Rafael Nadal's comeback following a foot injury did not get off to the best star after the Spaniard was knocked out in the third round of the Citi Open in Washington. It was the former world number one's first outing since losing to Novak Djokovic in the semifinals of the French Open.

The 13-time Roland Garros champion was disappointed after his tough three-set loss to South Africa's Lloyd Harris, but was keen to take the positives from the match. Nadal admitted to feeling pain in his foot during his win over Jack Sock, but said after his loss that it felt much better, which was a good sign going forward.

"The most positive thing is my foot was better today than yesterday, so that's the best news possible," Nadal said, as quoted on the ATP Tour website. "I played against a player that played well. For the moment, I think I played better than yesterday, but in the third when I had opportunities, the truth is his serve was huge and I played this last game really badly."

Nadal was in with a shot of winning the deciding set serving at 4-5 and he was the only player to have earned a break point up until that point. However, Harris stepped up his game and went on to break the Spaniard to a earn a well deserved 6-4. 1-6, 6-4 win over the 20-time men's singles Grand Slam champion.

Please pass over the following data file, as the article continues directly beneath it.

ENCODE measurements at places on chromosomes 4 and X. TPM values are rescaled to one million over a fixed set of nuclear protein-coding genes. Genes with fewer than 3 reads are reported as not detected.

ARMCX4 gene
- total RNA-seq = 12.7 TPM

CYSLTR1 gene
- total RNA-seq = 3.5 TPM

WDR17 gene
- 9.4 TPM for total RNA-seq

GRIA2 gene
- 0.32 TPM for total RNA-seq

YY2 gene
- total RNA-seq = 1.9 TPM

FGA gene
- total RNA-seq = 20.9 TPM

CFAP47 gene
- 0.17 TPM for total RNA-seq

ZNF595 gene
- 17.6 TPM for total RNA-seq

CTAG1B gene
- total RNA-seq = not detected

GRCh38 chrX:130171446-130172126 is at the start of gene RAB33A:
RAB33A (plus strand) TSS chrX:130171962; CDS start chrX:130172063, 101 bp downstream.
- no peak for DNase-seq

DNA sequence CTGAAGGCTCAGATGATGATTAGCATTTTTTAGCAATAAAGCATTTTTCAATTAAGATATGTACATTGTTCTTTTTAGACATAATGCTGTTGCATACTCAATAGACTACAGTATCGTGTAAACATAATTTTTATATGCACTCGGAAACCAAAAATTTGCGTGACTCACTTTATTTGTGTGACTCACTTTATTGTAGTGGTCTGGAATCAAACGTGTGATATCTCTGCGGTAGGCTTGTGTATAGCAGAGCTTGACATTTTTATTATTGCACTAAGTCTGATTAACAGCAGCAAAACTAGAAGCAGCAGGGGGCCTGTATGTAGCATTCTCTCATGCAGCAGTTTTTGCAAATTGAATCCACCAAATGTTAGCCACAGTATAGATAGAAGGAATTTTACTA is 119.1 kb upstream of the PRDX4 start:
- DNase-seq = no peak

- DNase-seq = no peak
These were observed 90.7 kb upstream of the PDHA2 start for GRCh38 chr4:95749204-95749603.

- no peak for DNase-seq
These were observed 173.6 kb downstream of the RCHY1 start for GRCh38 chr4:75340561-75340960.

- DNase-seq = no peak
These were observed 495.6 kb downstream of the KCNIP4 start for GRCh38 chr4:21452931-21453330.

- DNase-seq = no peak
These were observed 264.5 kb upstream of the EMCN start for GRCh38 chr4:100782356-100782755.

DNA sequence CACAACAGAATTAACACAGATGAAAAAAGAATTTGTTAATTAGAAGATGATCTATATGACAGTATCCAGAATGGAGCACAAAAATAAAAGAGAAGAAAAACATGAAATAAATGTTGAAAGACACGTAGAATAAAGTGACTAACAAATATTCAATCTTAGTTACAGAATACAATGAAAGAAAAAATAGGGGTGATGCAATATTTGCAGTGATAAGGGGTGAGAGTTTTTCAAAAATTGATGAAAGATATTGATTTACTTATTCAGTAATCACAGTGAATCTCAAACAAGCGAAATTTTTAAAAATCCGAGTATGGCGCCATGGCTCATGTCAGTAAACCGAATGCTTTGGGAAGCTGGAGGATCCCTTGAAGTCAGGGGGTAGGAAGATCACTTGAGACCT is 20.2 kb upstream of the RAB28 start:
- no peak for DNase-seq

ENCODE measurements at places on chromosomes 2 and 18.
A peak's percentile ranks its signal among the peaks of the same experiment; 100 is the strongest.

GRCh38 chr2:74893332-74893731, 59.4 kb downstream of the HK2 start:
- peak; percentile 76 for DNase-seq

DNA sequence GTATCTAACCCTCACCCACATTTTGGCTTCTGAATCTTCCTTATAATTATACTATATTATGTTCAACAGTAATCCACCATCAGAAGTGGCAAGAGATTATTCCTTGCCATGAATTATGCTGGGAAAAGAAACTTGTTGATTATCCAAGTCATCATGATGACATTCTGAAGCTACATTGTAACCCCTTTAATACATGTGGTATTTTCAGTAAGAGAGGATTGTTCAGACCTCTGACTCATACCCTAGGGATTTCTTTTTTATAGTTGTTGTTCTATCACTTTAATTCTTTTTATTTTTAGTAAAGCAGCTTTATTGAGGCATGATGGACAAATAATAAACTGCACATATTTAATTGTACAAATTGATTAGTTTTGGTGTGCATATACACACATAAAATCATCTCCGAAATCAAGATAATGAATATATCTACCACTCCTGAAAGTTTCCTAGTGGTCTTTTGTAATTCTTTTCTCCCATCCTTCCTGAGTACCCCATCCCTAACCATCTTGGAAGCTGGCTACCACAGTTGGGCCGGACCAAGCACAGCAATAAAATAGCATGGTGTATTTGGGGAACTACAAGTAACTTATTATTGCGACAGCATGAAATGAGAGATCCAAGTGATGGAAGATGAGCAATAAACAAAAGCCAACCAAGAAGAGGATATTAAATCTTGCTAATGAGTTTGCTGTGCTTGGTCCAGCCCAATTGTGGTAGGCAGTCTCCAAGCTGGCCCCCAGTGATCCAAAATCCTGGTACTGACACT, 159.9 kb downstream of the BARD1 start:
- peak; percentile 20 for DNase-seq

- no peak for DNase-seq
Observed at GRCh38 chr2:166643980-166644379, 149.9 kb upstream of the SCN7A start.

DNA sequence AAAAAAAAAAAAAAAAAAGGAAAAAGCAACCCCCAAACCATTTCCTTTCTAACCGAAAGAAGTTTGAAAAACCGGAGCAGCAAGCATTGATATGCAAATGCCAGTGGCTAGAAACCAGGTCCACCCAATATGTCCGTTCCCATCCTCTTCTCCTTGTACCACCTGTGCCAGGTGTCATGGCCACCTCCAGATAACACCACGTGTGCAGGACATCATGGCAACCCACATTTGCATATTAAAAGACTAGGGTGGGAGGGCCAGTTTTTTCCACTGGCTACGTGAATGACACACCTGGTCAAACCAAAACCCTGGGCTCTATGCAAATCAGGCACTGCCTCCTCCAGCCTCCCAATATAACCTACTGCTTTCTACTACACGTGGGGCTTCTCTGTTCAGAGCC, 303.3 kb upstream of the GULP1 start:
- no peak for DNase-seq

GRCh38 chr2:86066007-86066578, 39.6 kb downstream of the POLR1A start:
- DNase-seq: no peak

"You can't have mistakes in the key moments, and in the key moments I think in the last game, I was a little bit more nervous. My serve was not working the proper way," Nadal added. "That's it. Yes, well done for him. It's a great victory for him. I wish him all the very best."

The Citi Open was Nadal's first tournament since Roland Garros. The 35-year-old skipped Wimbledon and the Olympic Games to recover from the foot injury that forced him to stop playing for 20 days. Nadal admitted that his foot feeling better was the most important aspect going into into future tournaments with the US Open his main focus.

"I was able to move a bit better, so that is very important, especially for me personally, to keep enjoying the sport and keep having energy, believing that important things are possible," the Spanish star said.

Rafael Nadal and Novak Djokovic
Rafael Nadal (R) and Novak Djokovic (L) played each other for the 57th time. Filippo MONTEFORTE/AFP